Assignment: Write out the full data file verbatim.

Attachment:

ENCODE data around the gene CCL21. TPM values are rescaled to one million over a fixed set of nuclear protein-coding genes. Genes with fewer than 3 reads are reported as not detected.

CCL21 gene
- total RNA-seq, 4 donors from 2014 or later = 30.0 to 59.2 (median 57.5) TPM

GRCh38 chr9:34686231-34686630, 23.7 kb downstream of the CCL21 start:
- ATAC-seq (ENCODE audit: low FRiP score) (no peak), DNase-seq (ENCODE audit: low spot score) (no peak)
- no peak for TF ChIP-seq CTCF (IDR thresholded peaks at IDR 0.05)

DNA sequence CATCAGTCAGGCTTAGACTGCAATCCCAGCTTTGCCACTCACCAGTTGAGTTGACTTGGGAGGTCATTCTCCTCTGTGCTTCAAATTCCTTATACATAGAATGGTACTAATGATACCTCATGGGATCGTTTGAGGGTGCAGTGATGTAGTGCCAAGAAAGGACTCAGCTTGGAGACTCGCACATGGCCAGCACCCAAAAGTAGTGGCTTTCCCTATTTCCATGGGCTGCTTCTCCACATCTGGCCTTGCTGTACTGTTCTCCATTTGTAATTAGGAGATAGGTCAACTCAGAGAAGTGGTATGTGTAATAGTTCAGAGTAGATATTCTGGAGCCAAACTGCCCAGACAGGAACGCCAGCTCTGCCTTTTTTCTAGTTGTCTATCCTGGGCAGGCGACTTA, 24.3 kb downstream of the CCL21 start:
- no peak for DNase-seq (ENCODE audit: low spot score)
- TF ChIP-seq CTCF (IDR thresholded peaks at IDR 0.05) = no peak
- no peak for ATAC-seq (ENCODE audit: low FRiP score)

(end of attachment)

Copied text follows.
ENCODE data around the gene CCL21. TPM values are rescaled to one million over a fixed set of nuclear protein-coding genes. Genes with fewer than 3 reads are reported as not detected.

CCL21 gene
- total RNA-seq, 4 donors from 2014 or later = 30.0 to 59.2 (median 57.5) TPM

GRCh38 chr9:34686231-34686630, 23.7 kb downstream of the CCL21 start:
- ATAC-seq (ENCODE audit: low FRiP score) (no peak), DNase-seq (ENCODE audit: low spot score) (no peak)
- no peak for TF ChIP-seq CTCF (IDR thresholded peaks at IDR 0.05)

DNA sequence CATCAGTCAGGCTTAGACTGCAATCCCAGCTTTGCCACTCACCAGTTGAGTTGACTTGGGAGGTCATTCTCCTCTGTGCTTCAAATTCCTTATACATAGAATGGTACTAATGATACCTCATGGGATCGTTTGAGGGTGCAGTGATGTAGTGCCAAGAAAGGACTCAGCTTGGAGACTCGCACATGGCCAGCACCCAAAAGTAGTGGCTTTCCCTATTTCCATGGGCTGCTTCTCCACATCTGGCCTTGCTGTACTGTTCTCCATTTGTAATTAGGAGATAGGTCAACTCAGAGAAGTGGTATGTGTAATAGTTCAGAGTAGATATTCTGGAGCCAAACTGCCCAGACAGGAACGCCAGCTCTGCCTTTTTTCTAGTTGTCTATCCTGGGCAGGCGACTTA, 24.3 kb downstream of the CCL21 start:
- no peak for DNase-seq (ENCODE audit: low spot score)
- TF ChIP-seq CTCF (IDR thresholded peaks at IDR 0.05) = no peak
- no peak for ATAC-seq (ENCODE audit: low FRiP score)